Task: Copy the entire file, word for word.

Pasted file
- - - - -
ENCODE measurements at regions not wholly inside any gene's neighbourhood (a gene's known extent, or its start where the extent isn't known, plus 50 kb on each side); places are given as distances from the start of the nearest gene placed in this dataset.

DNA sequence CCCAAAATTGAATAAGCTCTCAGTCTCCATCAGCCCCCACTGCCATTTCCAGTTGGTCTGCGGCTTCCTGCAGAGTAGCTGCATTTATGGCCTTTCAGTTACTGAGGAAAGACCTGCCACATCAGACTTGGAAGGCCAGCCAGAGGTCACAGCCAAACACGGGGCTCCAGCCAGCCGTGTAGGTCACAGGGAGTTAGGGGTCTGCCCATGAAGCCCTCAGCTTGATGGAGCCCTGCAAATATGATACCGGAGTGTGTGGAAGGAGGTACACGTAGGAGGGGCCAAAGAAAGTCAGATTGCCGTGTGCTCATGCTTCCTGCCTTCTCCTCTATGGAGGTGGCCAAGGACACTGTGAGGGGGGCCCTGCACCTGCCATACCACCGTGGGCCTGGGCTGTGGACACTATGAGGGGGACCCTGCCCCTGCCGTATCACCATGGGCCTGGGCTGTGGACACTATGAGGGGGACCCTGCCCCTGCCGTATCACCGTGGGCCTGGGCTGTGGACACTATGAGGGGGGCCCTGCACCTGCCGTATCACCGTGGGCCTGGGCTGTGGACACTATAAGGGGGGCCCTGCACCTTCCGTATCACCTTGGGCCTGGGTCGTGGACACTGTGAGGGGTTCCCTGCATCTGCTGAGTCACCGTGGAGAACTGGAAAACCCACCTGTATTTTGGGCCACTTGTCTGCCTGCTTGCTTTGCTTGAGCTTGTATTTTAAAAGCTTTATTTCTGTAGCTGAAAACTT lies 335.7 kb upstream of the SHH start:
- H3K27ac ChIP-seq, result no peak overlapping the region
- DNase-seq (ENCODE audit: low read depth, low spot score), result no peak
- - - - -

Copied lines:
ENCODE measurements at regions not wholly inside any gene's neighbourhood (a gene's known extent, or its start where the extent isn't known, plus 50 kb on each side); places are given as distances from the start of the nearest gene placed in this dataset.

DNA sequence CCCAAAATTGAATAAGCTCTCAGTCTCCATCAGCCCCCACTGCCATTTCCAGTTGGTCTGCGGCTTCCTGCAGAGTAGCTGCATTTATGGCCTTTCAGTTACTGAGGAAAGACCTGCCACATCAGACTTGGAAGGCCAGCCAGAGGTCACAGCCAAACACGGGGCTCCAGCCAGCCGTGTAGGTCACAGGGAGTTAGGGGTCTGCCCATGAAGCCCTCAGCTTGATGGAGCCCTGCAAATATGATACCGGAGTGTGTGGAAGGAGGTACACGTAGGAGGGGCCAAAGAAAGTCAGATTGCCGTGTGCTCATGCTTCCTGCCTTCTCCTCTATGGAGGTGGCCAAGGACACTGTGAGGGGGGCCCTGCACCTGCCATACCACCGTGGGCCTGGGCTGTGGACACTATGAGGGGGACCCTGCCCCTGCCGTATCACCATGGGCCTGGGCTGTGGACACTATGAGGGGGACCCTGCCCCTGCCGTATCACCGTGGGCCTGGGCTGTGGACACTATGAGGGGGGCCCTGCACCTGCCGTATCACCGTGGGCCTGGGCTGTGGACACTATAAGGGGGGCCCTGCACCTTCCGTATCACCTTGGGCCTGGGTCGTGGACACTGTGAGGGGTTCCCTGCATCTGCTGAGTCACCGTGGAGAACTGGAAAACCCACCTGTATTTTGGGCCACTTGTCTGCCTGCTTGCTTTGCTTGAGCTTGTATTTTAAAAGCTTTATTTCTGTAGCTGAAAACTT lies 335.7 kb upstream of the SHH start:
- H3K27ac ChIP-seq, result no peak overlapping the region
- DNase-seq (ENCODE audit: low read depth, low spot score), result no peak